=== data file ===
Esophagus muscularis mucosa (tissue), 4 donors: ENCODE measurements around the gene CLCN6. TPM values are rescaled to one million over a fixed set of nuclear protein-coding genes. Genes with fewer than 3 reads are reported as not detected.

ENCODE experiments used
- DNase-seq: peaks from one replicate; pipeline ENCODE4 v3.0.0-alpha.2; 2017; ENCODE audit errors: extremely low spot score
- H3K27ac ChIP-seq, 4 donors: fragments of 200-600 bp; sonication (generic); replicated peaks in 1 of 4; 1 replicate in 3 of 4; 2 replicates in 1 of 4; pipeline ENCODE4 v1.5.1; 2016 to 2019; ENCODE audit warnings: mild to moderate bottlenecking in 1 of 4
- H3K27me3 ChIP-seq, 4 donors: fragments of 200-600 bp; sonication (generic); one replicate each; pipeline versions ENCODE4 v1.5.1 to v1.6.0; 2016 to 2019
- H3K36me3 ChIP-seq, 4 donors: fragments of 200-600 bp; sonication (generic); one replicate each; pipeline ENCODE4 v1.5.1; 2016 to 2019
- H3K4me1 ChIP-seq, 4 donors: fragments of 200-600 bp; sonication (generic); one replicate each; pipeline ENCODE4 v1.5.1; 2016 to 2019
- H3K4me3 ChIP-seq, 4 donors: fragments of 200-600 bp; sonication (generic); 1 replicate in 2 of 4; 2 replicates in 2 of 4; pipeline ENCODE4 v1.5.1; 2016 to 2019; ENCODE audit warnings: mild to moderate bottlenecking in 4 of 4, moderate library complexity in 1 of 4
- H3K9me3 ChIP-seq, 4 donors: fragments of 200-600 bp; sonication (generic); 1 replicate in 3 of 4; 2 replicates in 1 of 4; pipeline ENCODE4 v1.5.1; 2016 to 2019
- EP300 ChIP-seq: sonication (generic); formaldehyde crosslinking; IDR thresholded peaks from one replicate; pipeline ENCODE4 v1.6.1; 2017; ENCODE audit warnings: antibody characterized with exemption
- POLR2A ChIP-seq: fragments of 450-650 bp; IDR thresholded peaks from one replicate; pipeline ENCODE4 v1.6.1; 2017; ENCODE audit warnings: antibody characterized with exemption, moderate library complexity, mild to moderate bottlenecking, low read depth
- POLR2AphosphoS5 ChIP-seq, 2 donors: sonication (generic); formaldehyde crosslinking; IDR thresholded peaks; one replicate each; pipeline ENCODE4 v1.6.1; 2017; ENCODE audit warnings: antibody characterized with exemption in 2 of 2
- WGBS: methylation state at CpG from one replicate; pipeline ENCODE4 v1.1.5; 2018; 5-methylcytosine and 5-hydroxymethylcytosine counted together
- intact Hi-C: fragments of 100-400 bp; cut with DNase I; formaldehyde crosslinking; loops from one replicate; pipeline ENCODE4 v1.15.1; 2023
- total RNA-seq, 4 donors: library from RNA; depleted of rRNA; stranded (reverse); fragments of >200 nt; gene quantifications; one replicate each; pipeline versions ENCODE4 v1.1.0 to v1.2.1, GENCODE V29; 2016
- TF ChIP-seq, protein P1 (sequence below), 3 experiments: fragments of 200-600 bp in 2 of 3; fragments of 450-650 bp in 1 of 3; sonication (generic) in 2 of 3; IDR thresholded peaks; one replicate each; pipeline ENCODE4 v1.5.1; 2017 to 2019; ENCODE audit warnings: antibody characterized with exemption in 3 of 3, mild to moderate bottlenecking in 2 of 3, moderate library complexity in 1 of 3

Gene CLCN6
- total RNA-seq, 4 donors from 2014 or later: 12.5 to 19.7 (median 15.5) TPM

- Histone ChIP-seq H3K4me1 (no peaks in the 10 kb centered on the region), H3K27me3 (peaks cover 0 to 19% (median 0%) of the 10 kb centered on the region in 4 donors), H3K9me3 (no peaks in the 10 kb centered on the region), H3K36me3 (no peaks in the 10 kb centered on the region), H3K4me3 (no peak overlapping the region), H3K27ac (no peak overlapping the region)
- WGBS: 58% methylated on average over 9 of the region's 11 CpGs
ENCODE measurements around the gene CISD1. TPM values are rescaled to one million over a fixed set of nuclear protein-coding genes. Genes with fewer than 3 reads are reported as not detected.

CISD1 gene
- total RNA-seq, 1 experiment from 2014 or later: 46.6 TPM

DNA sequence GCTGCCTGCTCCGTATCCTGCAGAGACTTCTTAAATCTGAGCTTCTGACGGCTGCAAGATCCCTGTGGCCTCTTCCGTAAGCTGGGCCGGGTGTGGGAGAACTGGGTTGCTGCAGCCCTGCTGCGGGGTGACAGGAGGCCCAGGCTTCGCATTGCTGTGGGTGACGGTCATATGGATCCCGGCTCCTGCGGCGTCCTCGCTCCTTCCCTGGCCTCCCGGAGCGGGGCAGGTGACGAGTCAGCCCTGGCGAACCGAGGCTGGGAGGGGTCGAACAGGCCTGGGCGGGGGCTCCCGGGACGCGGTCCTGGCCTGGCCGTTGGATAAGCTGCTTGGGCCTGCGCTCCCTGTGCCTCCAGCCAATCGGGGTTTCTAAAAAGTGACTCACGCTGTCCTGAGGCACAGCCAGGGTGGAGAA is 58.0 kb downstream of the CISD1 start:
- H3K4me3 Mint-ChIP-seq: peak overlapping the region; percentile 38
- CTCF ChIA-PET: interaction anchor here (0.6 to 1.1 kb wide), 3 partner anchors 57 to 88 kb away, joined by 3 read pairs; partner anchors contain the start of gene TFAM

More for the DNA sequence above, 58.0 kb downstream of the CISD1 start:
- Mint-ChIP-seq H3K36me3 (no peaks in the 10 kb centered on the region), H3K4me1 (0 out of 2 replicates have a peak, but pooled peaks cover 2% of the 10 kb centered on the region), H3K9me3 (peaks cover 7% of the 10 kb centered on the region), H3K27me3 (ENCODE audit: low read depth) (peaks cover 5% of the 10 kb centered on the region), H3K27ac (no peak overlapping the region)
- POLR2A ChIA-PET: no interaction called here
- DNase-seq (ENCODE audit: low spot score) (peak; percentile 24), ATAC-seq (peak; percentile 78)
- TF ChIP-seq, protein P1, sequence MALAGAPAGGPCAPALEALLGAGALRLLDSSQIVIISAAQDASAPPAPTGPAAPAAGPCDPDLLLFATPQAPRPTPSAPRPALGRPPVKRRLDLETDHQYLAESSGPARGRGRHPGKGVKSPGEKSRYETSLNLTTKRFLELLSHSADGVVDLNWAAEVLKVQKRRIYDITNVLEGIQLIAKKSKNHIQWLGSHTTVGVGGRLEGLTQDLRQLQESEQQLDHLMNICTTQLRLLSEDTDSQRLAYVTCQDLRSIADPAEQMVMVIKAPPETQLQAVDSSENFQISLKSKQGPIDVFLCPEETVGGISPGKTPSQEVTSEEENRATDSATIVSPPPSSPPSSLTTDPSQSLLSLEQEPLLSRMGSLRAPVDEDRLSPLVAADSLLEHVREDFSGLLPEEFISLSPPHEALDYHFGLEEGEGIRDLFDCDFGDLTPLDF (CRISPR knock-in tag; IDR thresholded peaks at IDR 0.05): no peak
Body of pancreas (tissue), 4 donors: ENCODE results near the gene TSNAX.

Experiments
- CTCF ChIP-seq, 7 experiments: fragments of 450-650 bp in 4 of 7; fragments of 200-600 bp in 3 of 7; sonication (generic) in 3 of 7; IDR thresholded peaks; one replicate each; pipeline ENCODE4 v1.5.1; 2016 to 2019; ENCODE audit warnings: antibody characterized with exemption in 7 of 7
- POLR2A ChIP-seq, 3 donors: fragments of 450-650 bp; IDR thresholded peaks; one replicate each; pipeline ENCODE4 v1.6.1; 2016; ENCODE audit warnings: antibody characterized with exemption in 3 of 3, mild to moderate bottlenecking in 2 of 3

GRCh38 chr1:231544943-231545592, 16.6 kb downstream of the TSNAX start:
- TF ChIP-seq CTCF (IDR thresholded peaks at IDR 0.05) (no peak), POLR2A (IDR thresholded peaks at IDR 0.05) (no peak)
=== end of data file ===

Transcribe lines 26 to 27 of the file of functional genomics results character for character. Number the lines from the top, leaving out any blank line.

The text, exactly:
- CTCF ChIA-PET: interaction anchor here (0.6 to 1.1 kb wide), 3 partner anchors 57 to 88 kb away, joined by 3 read pairs; partner anchors contain the start of gene TFAM

More for the DNA sequence above, 58.0 kb downstream of the CISD1 start: